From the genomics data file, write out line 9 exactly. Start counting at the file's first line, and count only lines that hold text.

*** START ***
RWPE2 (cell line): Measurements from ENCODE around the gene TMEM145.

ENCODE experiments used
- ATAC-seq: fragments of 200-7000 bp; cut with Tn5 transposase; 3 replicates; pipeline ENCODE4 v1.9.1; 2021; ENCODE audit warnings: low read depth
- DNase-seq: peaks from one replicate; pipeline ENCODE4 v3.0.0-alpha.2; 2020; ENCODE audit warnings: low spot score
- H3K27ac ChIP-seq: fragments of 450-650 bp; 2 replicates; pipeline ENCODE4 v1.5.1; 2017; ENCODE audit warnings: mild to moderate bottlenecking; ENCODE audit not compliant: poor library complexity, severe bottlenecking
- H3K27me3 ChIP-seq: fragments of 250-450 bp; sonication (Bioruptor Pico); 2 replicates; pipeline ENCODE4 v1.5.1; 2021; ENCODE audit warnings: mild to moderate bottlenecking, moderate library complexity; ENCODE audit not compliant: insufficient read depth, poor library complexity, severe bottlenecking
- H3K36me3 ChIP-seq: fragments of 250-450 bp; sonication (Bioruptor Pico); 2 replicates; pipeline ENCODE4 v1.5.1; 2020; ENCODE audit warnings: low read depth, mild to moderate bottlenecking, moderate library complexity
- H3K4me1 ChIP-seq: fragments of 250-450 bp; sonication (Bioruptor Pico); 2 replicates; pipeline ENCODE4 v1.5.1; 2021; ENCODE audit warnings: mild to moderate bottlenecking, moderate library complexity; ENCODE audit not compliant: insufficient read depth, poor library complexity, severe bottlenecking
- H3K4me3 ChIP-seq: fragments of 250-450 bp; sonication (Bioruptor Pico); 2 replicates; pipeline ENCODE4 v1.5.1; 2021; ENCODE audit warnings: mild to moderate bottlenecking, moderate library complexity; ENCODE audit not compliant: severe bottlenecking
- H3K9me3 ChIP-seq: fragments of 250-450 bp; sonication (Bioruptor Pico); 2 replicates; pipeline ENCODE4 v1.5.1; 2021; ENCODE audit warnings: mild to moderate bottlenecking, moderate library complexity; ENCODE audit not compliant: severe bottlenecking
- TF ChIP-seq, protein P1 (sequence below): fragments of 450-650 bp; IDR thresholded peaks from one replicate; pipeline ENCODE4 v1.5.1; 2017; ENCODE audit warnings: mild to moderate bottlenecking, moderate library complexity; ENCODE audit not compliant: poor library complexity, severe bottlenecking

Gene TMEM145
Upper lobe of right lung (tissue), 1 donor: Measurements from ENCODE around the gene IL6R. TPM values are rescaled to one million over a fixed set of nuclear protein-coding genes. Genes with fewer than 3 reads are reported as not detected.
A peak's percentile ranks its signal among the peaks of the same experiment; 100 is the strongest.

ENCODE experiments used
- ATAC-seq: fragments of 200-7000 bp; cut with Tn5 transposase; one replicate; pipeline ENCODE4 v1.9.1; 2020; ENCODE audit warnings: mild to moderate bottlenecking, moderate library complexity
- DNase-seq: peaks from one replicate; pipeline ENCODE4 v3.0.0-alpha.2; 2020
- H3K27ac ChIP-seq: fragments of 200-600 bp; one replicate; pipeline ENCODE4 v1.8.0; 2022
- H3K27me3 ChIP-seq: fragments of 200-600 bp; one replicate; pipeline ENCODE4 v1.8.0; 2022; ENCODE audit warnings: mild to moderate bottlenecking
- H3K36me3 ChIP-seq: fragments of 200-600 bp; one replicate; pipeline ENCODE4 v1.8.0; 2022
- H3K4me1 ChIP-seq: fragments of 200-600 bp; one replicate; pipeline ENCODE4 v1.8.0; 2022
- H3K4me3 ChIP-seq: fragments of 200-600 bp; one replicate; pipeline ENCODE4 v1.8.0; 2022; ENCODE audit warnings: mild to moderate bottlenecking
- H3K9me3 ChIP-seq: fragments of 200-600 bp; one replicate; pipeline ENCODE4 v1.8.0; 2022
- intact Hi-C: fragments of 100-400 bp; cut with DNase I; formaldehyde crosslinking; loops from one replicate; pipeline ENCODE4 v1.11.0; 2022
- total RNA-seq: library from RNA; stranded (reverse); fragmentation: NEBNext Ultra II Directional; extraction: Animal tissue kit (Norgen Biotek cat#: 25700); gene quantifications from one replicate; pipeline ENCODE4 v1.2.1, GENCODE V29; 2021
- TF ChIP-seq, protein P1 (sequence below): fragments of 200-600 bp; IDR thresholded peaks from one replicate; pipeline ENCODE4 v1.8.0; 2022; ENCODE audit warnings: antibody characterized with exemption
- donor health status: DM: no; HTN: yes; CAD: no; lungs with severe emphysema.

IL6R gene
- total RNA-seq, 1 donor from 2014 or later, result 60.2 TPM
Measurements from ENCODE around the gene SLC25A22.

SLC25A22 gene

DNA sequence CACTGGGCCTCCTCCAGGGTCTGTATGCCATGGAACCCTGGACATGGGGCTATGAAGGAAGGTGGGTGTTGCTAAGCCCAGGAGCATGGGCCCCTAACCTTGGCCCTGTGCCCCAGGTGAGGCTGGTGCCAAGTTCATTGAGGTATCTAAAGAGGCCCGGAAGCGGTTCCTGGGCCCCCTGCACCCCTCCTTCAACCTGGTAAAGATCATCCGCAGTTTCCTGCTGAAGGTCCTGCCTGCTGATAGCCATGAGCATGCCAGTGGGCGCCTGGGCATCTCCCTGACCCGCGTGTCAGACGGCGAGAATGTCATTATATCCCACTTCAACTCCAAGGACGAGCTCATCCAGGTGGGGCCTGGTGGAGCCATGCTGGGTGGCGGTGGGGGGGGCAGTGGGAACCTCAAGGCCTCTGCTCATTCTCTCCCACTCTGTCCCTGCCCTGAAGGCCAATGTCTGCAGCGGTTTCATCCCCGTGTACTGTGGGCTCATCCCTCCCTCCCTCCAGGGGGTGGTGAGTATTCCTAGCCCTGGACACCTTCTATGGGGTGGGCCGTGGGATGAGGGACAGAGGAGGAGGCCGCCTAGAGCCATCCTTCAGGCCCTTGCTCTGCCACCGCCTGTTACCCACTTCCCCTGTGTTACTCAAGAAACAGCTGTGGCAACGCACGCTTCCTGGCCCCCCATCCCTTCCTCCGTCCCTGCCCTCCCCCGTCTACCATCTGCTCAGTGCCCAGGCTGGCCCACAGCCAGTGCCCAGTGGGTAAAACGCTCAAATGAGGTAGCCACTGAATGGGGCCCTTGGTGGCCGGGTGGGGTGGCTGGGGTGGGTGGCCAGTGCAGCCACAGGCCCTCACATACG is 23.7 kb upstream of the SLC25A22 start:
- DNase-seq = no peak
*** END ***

- H3K4me3 ChIP-seq: fragments of 250-450 bp; sonication (Bioruptor Pico); 2 replicates; pipeline ENCODE4 v1.5.1; 2021; ENCODE audit warnings: mild to moderate bottlenecking, moderate library complexity; ENCODE audit not compliant: severe bottlenecking